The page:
" Honey bees--and the qualities associated with them--have
quietly influenced American values for four centuries. During every
major period in the country's history, bees and beekeepers have
represented order and stability in a country without a national
religion, political party, or language. Bees in America is an
enlightening cultural history of bees and beekeeping in the United
States. Tammy Horn, herself a beekeeper, offers a varied social and
technological history from the colonial period, when the British
first introduced bees to the New World, to the present, when bees
are being used by the American military to detect bombs. Early
European colonists introduced bees to the New World as part of an
agrarian philosophy borrowed from the Greeks and Romans. Their
legacy was intended to provide sustenance and a livelihood for
immigrants in search of new opportunities, and the honey bee became
a sign of colonization, alerting Native Americans to settlers'
westward advance. Colonists imagined their own endeavors in terms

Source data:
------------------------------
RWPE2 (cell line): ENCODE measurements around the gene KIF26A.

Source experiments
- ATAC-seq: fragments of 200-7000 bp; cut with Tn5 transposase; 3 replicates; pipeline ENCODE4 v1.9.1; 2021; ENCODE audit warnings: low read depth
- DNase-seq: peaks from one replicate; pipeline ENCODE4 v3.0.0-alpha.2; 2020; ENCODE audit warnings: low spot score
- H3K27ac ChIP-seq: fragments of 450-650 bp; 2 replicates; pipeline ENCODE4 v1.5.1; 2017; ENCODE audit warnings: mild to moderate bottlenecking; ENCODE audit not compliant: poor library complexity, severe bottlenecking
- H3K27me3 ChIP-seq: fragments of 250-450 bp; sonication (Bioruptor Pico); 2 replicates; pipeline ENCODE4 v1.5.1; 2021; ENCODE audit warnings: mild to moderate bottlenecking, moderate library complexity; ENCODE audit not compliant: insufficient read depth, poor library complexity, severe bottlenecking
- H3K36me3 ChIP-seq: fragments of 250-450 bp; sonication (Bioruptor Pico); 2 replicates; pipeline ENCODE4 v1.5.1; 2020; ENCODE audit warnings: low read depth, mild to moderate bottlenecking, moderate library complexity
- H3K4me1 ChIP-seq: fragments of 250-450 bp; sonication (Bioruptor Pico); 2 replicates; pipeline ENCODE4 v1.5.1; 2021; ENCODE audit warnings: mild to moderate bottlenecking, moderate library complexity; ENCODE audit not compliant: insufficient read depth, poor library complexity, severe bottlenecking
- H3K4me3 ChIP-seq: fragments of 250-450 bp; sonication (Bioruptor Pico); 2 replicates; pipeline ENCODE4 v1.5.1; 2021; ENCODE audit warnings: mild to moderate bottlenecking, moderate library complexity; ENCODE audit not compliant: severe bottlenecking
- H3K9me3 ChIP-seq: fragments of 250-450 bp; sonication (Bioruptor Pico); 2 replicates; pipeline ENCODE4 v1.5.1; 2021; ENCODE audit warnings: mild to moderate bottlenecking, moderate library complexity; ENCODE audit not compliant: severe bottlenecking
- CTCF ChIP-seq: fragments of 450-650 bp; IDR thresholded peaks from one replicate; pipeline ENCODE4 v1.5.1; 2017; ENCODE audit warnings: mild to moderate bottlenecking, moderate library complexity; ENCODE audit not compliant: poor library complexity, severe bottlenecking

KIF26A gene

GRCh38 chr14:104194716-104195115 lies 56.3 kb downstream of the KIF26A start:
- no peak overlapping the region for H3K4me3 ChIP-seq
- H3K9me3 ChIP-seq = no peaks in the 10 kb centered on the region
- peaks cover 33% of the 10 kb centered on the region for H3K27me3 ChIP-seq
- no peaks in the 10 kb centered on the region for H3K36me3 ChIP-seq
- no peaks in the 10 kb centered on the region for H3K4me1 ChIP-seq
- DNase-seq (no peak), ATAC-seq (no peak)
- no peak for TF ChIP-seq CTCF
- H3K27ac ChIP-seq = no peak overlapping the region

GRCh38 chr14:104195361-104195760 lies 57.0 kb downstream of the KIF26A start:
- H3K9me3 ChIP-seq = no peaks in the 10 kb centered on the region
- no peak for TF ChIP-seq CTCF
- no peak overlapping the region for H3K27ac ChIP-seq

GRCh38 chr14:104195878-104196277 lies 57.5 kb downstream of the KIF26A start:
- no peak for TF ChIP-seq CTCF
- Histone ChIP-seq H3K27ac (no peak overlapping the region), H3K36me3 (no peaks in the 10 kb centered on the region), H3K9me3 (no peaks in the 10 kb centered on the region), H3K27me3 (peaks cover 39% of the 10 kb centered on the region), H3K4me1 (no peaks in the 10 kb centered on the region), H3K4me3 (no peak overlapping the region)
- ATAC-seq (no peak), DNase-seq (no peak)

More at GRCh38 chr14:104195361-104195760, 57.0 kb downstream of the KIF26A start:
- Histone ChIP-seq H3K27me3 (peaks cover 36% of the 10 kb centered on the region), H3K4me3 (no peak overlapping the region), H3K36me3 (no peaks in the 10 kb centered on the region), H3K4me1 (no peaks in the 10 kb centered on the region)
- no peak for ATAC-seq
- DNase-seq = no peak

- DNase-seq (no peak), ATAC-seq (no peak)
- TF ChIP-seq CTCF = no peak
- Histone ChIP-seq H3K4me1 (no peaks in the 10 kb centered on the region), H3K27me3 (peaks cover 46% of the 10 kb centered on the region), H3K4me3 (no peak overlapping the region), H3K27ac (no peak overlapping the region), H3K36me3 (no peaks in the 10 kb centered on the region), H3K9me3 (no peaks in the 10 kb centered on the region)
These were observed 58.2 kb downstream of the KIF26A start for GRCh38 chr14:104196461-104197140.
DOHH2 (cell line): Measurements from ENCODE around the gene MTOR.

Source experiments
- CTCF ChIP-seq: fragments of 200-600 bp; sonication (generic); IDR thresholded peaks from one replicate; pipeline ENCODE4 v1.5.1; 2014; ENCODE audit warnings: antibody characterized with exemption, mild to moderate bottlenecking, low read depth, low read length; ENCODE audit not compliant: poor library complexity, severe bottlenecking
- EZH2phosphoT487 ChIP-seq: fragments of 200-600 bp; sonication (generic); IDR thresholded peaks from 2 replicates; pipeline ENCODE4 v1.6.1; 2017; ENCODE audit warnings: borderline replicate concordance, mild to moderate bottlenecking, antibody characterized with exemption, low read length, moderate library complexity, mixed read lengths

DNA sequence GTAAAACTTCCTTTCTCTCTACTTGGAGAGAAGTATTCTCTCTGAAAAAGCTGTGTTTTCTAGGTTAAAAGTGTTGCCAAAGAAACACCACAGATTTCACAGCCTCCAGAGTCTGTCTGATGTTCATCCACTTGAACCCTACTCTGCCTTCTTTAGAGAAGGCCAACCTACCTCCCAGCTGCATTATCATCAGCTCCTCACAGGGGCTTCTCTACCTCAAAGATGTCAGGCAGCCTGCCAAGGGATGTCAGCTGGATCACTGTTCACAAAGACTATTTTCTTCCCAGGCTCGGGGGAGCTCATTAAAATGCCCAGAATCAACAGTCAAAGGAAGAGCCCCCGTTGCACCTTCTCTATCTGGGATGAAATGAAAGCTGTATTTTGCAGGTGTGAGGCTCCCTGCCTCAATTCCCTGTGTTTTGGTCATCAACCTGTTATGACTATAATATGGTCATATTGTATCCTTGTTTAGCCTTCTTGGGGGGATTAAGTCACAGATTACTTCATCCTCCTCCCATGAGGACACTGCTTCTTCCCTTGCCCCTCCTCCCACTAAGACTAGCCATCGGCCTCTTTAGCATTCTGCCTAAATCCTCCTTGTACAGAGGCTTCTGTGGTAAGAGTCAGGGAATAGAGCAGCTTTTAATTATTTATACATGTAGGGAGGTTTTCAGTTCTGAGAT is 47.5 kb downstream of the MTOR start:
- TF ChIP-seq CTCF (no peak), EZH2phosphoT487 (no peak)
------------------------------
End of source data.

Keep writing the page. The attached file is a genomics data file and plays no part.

of bees' hallmark traits of industry and thrift and the image of
the busy and growing hive soon shaped American ideals about work,
family, community, and leisure. The image of the hive continued to
be popular in the eighteenth century, symbolizing a society working
together for the common good and reflecting Enlightenment
principles of order and balance. Less than a half-century later,
Mormons settling Utah (where the bee is the state symbol) adopted
the hive as a metaphor for their protected and close-knit culture
that revolved around industry, harmony, frugality, and cooperation.
In the Great Depression, beehives provided food and bartering goods
for many farm families, and during World War II, the War Food
Administration urged beekeepers to conserve every ounce of beeswax
their bees provided, as more than a million pounds a year were
being used in the manufacture of war products ranging from
waterproofing products to tape. The bee remains a bellwether in
modern America. Like so many other insects and animals, the bee
population was decimated by the growing use of chemical pesticides
in the 1970s. Nevertheless, beekeeping has experienced a revival as
natural products containing honey and beeswax have increased the
visibility and desirability of the honey bee. Still a powerful
representation of success, the industrious honey bee continues to
serve both as a source of income and a metaphor for globalization
as America emerges as a leader in the Information Age.
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